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polymer clay bead jewelry nostalgia journals dawn moriarty

Nostalgia Journals and Chic Jewelry — The Art of Dawn Moriarty

polymer clay bead jewelry nostalgia journals dawn moriarty

Jewelry and Nostalgia Journals by Dayton artist Dawn Moriarty

Yard sales are places to find unexpected treasures, but when I stopped at one last year I never knew the treasure I found would be a new artist for Wenaha Gallery. I mean, I was just looking for little boy baby clothes.

There weren’t any. But what there was were colorful, unique, and trendy necklaces and earrings — an entire tableful.

“Did someone make these?” I asked two women sitting in chairs nearby.

necklaces beads gems jewelry dawn moriarty dayton

A selection of necklaces and earrings by Dayton artist Dawn Moriarty

“She did,” one replied, nodding toward the other. “She creates all this amazing jewelry and didn’t know where to sell it. I said I’d put it in my yard sale.”

And so I discovered Dawn Moriarty, a geriatric nurse at Booker Rest Home in Dayton, WA, who prolifically fashions in her spare time not only chic jewelry, but nostalgia journals assembled from repurposed paper products. She works out of a “woman cave” studio in the basement of her home, and many years ago turned to both jewelry and paper crafts as a means of bringing a peaceful balance to her life.

Not wanting to fuss with a website or Etsy store, she stored her art in boxes. When one was full, she took it to work and sold to friends and coworkers.

“The positive feedback there would ‘fuel my fire’ and keep me inspired to create,” the Dayton artist says.

Selling Nostalgia Journals and Jewelry to Co-Workers

But at some point, there was more artwork than co-workers, and Moriarty looked around for other places to share her wares: hence, my fortuitous discovery at the yard sale. An added bonus were the nostalgia journals, a high-demand item that Moriarty brought into the gallery on a whim, unsure of how they would be received.

“She asked me, ‘Do you think anyone would be interested in these?'” gallery framer Savonnah Henderson recalls. “I said, YES! Do you think you can keep us supplied?”

nostalgia journals vintage notebooks repurposed paper

Vintage style nostalgia journals by Dayton artist Dawn Moriarty incorporate all forms of repurposed paper, textiles, and lace

Quite fortunately, Moriarty loves spending time in her woman cave, dividing time between the journals, jewelry, and yoga. When she isn’t in her domestic subterranean environment or working, she’s on the hunt, scouting out raw materials. This activity she describes as being as fun as creating the art.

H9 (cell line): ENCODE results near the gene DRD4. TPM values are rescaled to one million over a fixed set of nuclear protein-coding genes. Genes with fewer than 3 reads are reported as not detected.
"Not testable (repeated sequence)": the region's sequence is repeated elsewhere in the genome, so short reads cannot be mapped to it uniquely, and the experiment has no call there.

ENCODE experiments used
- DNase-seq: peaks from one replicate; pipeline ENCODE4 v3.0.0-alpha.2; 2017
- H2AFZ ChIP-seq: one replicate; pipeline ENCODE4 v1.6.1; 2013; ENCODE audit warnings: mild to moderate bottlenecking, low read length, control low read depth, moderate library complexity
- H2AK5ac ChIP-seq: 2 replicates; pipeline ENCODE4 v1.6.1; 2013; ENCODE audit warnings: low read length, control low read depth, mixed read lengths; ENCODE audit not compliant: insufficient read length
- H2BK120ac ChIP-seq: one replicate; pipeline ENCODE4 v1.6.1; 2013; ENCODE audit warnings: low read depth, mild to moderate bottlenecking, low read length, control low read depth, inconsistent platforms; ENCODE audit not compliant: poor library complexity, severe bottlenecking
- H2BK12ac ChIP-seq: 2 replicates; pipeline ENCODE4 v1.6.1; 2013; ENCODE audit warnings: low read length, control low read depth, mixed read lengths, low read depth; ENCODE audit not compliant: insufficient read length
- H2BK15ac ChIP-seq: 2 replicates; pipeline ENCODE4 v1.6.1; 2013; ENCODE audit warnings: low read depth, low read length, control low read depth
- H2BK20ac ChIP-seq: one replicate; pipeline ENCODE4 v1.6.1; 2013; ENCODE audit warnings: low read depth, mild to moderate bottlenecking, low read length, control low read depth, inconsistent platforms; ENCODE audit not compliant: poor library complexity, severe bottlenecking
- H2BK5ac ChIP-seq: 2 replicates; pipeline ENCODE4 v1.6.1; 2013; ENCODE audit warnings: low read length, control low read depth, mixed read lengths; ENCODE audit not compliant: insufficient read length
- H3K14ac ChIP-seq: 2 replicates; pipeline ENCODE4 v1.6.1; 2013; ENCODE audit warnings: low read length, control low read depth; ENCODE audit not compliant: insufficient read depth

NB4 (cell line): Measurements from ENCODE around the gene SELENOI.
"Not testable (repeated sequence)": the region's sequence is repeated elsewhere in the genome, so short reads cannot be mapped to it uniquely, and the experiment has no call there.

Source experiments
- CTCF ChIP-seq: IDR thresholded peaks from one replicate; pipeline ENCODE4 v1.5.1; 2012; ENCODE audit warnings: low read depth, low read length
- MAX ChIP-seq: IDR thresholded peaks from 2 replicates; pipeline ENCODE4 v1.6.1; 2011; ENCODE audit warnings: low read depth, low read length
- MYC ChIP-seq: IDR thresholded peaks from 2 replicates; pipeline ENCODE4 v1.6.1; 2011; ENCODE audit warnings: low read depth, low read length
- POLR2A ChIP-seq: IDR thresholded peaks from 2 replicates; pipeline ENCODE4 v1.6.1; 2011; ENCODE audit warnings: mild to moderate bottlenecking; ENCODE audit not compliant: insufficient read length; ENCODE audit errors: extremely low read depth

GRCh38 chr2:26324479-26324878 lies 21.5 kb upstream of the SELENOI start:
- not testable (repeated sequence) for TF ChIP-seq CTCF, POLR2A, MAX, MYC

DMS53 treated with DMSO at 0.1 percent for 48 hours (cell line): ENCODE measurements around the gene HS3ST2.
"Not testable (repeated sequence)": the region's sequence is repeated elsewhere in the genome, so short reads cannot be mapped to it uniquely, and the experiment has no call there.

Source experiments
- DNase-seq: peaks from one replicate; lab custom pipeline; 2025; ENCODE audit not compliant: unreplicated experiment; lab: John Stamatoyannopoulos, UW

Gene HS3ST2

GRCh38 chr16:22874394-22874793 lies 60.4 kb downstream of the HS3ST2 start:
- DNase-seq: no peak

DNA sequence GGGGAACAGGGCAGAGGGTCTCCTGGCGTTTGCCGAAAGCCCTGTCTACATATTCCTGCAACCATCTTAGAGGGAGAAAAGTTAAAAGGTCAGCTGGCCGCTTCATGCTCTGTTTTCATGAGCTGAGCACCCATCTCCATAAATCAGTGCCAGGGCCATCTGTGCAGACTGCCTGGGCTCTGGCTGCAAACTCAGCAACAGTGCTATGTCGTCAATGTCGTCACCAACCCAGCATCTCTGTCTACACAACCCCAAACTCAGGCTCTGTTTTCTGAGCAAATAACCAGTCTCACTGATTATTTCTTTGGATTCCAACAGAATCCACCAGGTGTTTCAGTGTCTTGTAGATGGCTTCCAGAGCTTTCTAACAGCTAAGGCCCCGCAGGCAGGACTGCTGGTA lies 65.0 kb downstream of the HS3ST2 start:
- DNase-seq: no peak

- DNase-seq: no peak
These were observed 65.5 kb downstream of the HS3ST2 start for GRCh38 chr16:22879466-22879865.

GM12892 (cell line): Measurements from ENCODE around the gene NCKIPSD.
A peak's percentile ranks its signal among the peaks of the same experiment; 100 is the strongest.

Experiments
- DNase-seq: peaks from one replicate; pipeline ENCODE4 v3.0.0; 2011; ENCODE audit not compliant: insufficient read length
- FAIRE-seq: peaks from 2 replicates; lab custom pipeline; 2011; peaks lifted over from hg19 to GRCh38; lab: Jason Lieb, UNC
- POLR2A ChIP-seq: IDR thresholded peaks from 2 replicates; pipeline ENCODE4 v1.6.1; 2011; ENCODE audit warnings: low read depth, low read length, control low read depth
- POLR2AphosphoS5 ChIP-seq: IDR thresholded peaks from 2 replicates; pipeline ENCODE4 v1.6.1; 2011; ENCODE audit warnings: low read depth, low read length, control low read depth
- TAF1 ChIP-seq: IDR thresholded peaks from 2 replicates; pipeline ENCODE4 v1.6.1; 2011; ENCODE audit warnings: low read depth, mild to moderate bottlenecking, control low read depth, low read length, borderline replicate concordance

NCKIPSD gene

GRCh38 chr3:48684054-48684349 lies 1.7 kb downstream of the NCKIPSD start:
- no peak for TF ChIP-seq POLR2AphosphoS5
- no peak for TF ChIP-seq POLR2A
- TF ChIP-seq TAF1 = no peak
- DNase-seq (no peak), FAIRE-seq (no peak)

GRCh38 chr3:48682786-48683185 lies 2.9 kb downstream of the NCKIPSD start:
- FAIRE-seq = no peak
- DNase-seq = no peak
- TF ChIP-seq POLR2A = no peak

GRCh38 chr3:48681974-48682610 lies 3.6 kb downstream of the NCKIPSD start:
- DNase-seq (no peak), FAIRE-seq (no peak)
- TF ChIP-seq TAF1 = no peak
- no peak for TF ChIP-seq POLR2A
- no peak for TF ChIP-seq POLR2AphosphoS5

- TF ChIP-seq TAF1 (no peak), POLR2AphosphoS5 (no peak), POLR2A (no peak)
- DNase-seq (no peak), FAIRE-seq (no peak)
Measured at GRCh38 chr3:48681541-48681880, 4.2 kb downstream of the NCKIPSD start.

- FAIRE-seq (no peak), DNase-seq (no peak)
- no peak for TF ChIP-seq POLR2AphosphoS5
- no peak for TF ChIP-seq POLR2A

“To find the material for my journals, I go to antique stores, junk shops, yard sales, estate sales, secondhand stores, library sales — anywhere I might find objects that I can re-purpose and reuse,” Moriarty explains.

“Once in an antique store in La Grande, OR, I found an 1889 original almanac, and in the spine was an old sewing implement, kind of flat, metal with engraving on it and some brown wool thread in the eye — it’s beautiful!

“I look for used paper products from tags, receipts, stationery, old sewing patterns, diaries, textbooks, ledgers, and so on. I also look for vintage textiles from fabrics to trims and lace.

field notebook nostalgia journals dawn moriarty

Field notebook nostalgia journals by Dayton artist Dawn Moriarty feature soft, flexible covers

“I use rusty metal bits, broken watches, the list goes on and on, and it’s a never ending treasure hunt.”

Vintage Chic and Fashionable Nostalgia

That’s just for the journals. For the jewelry she routs out vintage glass and metal beads — she has a selection that were once on a beaded curtain in an old shop in Seattle. Gems and semi-precious stones she sources from Shipwreck Beads in Lacey, WA, where she makes a yearly trip to stock up. And the polymer clay beads she creates in her woman cave, a happy place of relaxation and inspiration.

“Working with polymer clay is a great stress reliever. There is a lot of squishing and squeezing going on.

“Then you take your lumps of conditioned clay and mix, twist, layer, and press to create something pretty.”

Each piece, whether jewelry or nostalgia journal, is a statement, Moriarty says, and the basis of that statement is the vintage status of the materials she uses. Not only does this ensure that each piece is one of a kind, never to be replicated anywhere, it also adds feeling, significance, and humanity.